Are bats in danger? 

 The answer is most definitely yes!  And it is mostly our fault.  Considering the many beneficial effects that bats have on our lives, we are not repaying them very well.  Worldwide, bats are threatened or endangered by the stresses related to loss of habitat, and in some countries, hunting of bats for food.  In more developed countries, threats to bats include pesticide poisoning, collisions with energy-producing windmills, and, of course, climate change.  In recent years, the most important concern for the health and well-being of bats has been the emergence of White Nose Syndrome, a fungal disease which has killed millions of bats that hibernate in some caves and old mines.  This disease was first discovered in 2006 in Eastern North America, and by late 2014 had been documented in five Canadian Provinces and twenty-five states in this country, as far west as Missouri.  This fungus has been found on seven species of bats, two of which are endangered.  It kills them during hibernation by destroying their skin cells, depleting their fat reserves, and causing them to become dehydrated.  The bats basically starve, because there is not much insect activity during hibernation season, even if they awakened and had the strength to hunt.  We can only hope that the scientists studying this disease will find an answer soon.

Dragonfly Insights to the Outdoors

Bats are so important to the health and well-being of their ecosystems that it is important for us to help them as much as possible.  As mentioned in the previous article, bats eat a huge number of insects every night.  This not only protects crops, but decreases the need for pesticides, which saves the farmers money and also partially protects the food chain.  If a grown person ate a comparable amount of food, they would be eating about 150 pounds of fries or 50 large pizzas!  Every night!  Bats are important as pollinators, visiting night-blooming flowers in their search for insects.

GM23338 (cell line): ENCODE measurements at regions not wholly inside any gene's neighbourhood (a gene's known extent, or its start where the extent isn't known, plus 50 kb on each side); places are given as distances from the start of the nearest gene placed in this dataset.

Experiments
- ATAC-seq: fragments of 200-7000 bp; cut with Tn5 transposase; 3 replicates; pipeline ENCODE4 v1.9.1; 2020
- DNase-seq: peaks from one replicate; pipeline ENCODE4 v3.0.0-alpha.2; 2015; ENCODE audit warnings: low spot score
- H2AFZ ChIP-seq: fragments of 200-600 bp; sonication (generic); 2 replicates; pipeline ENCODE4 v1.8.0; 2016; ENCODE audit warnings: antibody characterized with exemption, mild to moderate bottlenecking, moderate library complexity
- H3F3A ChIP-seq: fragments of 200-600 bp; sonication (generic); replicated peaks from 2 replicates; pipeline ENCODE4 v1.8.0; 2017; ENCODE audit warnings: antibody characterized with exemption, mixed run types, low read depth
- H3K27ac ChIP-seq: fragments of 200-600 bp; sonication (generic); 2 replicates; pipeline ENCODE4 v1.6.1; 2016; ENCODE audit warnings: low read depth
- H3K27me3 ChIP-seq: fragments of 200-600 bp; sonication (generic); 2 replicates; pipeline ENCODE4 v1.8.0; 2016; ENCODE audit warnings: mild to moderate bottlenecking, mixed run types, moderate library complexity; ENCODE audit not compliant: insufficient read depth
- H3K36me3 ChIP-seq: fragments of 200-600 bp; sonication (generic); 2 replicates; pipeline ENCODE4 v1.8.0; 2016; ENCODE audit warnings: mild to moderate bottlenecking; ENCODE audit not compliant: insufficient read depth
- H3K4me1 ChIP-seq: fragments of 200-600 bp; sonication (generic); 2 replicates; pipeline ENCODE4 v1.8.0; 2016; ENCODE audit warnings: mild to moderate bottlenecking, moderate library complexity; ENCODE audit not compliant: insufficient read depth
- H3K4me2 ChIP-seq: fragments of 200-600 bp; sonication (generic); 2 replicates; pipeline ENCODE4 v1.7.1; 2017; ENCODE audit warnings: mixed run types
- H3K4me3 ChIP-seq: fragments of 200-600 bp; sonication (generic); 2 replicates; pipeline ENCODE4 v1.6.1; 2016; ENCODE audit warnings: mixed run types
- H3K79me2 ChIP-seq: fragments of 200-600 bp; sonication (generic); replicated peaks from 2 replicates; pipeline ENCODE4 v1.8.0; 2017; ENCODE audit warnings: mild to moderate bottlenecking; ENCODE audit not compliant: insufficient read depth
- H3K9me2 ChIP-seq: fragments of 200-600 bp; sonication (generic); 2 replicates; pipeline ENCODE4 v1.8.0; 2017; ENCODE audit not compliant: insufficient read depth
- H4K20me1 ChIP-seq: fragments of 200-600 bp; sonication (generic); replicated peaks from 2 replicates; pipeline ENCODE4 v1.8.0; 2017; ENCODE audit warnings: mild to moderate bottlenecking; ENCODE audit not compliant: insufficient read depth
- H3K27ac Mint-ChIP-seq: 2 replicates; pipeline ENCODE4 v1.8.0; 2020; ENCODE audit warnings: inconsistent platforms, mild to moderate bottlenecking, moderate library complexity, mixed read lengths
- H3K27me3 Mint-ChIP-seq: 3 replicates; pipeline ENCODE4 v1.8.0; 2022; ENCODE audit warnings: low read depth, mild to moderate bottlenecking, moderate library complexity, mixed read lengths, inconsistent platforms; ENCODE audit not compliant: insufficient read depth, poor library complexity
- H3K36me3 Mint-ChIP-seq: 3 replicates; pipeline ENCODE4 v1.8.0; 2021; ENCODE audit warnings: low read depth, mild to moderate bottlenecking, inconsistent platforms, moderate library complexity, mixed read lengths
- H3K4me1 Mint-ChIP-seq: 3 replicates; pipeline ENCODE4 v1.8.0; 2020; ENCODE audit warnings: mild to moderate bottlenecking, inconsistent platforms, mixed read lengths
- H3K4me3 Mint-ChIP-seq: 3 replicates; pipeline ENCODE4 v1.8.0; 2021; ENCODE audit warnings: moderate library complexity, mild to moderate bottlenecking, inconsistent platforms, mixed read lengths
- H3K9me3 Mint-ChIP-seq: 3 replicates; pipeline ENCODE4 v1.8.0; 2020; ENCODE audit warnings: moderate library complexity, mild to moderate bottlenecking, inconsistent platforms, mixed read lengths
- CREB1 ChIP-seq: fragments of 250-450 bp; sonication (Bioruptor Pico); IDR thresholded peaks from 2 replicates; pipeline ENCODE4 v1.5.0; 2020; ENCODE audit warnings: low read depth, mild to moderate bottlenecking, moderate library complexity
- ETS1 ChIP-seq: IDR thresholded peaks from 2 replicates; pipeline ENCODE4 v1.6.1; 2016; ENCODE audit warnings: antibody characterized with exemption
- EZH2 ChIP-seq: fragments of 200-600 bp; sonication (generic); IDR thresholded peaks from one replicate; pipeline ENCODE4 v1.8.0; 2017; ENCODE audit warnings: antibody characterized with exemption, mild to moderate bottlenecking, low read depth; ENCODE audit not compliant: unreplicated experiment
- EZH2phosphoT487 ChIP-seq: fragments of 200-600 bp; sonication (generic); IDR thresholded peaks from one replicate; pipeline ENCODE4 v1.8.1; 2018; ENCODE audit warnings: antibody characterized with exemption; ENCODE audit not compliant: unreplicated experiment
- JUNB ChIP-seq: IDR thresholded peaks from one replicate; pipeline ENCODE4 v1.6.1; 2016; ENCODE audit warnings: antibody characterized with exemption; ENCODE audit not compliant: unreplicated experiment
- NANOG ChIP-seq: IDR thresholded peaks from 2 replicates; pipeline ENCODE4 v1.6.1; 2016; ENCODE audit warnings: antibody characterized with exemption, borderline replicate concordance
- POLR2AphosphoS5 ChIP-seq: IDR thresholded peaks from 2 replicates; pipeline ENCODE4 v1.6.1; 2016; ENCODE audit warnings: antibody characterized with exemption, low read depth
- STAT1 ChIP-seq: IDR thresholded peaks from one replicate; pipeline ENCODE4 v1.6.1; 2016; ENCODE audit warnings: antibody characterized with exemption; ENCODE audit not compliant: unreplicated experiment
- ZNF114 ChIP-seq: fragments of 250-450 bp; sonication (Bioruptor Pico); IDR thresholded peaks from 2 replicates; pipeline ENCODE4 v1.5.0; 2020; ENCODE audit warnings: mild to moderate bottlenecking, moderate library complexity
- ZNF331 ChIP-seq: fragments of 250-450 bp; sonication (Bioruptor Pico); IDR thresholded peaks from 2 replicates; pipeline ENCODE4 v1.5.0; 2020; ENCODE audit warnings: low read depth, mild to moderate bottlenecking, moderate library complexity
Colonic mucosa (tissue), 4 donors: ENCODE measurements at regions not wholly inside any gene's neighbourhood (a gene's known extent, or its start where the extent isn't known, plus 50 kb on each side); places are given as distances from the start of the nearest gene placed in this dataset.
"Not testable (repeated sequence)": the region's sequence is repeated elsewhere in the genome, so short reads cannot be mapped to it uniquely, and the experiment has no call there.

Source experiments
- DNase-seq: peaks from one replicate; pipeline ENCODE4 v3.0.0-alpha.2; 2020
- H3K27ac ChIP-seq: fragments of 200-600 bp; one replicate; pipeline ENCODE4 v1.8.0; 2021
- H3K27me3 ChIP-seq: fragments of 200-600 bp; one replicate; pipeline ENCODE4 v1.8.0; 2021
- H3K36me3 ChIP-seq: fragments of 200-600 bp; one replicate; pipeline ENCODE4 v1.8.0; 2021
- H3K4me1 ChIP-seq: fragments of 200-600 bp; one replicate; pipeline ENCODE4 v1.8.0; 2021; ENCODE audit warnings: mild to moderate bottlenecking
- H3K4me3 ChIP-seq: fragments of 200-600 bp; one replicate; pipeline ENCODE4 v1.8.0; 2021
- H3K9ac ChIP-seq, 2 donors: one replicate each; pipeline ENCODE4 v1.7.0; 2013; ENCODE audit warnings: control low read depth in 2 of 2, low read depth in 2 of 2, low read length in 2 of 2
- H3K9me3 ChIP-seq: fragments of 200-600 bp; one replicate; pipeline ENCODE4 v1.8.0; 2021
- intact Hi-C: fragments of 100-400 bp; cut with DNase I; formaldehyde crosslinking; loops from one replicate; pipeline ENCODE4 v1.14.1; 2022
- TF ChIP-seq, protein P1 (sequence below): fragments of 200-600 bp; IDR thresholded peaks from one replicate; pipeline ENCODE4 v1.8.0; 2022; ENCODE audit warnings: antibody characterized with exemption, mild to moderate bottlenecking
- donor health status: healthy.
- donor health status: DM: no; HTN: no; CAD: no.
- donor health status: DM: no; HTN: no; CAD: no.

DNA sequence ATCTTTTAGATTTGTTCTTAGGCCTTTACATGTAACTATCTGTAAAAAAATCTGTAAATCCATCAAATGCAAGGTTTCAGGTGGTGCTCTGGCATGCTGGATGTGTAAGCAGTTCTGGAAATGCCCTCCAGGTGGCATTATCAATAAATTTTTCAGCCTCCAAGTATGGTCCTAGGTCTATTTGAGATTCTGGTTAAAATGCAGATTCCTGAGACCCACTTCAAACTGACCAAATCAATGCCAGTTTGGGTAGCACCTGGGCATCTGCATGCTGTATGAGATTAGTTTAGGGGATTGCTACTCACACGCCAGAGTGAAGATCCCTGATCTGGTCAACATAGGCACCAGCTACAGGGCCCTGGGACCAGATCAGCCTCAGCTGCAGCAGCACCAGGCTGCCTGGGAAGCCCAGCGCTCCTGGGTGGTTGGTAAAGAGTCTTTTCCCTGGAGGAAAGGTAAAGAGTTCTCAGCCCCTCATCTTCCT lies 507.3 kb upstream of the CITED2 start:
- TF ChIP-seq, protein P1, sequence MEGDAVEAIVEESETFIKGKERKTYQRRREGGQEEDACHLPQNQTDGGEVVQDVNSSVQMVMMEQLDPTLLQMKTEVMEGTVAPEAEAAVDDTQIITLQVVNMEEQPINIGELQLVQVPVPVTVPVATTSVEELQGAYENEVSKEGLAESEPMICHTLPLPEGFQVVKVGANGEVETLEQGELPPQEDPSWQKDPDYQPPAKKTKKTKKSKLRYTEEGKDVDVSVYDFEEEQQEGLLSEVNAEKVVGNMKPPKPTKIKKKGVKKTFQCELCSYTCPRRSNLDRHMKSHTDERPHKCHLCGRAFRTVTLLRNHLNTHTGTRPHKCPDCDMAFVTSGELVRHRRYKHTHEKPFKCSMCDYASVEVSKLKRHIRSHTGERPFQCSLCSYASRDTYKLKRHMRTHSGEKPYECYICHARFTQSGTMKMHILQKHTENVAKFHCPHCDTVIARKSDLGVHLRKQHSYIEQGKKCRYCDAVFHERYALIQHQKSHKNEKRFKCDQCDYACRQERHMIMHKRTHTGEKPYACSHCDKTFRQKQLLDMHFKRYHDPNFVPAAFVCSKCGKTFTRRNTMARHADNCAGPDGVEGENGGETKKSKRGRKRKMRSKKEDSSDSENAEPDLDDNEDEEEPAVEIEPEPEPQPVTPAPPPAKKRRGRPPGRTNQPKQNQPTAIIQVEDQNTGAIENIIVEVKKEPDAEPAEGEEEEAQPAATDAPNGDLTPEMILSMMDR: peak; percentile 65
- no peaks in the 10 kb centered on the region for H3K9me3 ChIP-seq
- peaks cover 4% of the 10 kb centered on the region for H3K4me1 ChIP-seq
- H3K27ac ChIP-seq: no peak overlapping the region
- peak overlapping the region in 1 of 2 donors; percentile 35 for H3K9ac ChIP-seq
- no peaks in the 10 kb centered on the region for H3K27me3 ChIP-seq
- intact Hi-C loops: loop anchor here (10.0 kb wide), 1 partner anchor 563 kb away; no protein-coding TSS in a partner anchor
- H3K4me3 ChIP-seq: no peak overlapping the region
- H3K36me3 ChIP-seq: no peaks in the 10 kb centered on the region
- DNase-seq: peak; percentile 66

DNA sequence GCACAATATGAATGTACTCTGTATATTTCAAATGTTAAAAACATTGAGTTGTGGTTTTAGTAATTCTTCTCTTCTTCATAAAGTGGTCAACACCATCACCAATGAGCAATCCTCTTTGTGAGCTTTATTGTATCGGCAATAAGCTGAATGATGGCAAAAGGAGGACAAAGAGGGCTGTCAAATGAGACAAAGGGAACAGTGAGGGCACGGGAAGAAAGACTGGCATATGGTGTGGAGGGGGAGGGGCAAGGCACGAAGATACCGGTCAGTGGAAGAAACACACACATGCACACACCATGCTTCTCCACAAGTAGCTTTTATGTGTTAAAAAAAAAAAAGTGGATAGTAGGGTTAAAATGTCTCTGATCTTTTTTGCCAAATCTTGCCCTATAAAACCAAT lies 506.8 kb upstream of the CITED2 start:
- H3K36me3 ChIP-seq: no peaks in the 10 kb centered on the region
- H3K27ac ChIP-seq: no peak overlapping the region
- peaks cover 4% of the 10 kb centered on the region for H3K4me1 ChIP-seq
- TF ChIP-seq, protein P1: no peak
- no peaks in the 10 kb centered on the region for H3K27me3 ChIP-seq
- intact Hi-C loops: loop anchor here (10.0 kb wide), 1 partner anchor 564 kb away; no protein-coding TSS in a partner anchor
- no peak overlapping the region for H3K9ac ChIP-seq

Tropical bats are also nectar feeders which induces them to pollinate the plants, providing genetic diversity, and helping to regenerate rainforest trees.

Some lesser-known benefits provided by bats are from scientific study.  Scientists have studied certain bat hormones in birth control research (Small bats mate in fall, but do not become pregnant until spring). Bats’ sonar system has been used as a model for work with the blind, and Vampire bat saliva has been studied as an anticoagulant, which can have many medical applications

How can we help bats?

Make your yard bat friendly.  Provide a water source.  Plant flowers and herbs that attract night-flying insects.  Leave dead trees standing, if possible.  Lights in your yard will also attract the insects that the bats dine on.  Avoid the use of pesticides, herbicides, or any toxic chemicals.  Pesticides travel all the way to the top of the food chain! (That is us!)  Let your neighbors know that for every garden pest, there is a natural predator.  Consider building a bat house.  Learn more about bats.

Contributed by HCNH Naturalist Sandy Stoecker